Jones Street is said to be the prettiest street in Savannah. It has a claim to be among the most appealing in the United States too, a reputation that rests upon the picture presented by Jones Street’s characteristically high-stooped mid-19th century homes and its impressively arching live oaks.
Jones Street is a great place for a relaxing stroll, and indeed is best experienced on foot, so that you can take time to admire the details of its architecture and its quaint brick-paved street and sidewalks, and relish the deep shade of the trees.
Although Jones Street has few attractions as such, it is the location of one of Savannah’s oldest and best-known restaurants, Mrs Wilkes Dining Room, outside of which you can often see a long line of hopeful prospective diners forming well before opening time!
Jones Street enjoys a central location in the Historic District, near to many of the city’s other sights and attractions, and is easy to get to on foot. Alternatively, parking should usually be available nearby, and there are also stops for Savannah’s free downtown shuttle service within a block of Jones Street.
The name of Jones Street honors Major John Jones of Liberty County, GA. Jones was an aide to Brigadier General Lachlan McIntosh in his command of the Georgia Continentals during the Revolutionary War Battle of Savannah. He was killed in the attack on Spring Hill (at the site of the present Battlefield Park).
Most of Jones Street’s buildings date from the 1850s-1860s. A few pioneer houses were constructed south of Madison Square in the late 1840s, spurred by the establishment of its southern neighbor, Monterey Square, in 1847. The blocks east and west of Bull Street filled in over the decade or two that followed.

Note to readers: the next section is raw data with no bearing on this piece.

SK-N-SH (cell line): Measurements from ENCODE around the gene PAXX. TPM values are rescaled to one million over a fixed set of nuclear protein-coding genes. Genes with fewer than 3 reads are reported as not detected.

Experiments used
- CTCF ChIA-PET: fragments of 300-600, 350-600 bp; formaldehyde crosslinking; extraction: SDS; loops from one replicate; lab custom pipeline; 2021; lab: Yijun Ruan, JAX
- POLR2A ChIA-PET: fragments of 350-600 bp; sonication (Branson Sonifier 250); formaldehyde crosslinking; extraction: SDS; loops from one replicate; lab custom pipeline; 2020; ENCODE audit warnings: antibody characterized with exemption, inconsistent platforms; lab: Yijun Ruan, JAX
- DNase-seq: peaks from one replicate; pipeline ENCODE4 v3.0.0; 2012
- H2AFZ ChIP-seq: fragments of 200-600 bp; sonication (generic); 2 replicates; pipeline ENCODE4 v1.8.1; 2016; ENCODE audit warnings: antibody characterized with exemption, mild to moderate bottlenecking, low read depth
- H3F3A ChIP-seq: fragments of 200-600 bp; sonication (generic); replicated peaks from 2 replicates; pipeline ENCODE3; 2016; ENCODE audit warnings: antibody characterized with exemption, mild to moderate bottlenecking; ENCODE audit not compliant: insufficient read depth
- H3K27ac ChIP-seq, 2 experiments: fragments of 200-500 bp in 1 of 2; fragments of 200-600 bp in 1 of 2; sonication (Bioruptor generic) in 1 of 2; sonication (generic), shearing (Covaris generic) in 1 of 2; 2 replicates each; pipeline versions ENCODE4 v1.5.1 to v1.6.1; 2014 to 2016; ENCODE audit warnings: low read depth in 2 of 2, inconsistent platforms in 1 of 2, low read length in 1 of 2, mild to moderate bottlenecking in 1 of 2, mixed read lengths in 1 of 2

The result is a degree of uniformity of appearance, with brick construction and an assortment of single-family, paired and row houses in the frequently conservative and classically-inspired style of the mid century. Porches, where present, are in many cases later additions, constructed to take advantage of Jones Street’s brick paving, which removed much of the dust of Savannah’s earlier, sandy roads.
Like many parts of downtown Savannah, Jones Street entered a period of decline in the 20th century. In the 1960s, it was the subject of one of the Historic Savannah Foundation’s early large-scale restoration projects, which renovated many of the historic properties around West Jones Street and adjacent Pulaski Square.
The restoration came at the expense of poorer residents who were soon priced out of their homes, prompting the redesign of the Foundation’s later projects in the Victorian District and elsewhere in an effort to minimise the impact of regeneration on a targeted neighborhood’s existing residents.
Noah Barnum Knapp was a prominent Savannah citizen, whose harness business and later positions as director of several Georgia banks and then as a judge had made him one of the wealthier men in the city.
At the outbreak of the Civil War Knapp’s personal net worth was in excess of $200,000 (around $5.5 million today). His townhouse on Jones Street was completed in 1857, among the many works in Savannah attributed to the New York architect John Norris, who completed at least two dozen commissions during his years in the city.
Its exterior is a restrained interpretation of the Greek Revival style commonly employed in mid-century Savannah. The interior layout of the house also reflected the mores of the time, with the upper three stories intended for the use of the family and the ground floor, for the people they enslaved.
This house a little off Bull Street is thought to be the very first residence erected on Jones Street. It was built in 1847 for Eliza and Joseph Thompson (and their seven children), as their family residence and the venue for their frequent entertaining.
In 1855, Joseph died. Rather than turn over her late husband’s business interests to a professional who would superintend them on her behalf, Eliza took the then-extraordinary decision to manage them herself, which she did with success and without apparent impediment to her role as one of Savannah’s most active hostesses.
On the corner of Jones and Bull Streets, south of Madison Square, is the substantial 1853 Smets House. Its design, like the Knapp House, is attributed to John Norris. Distinctive features of the house include a freestanding spiral staircase of a style found nowhere else in Savannah.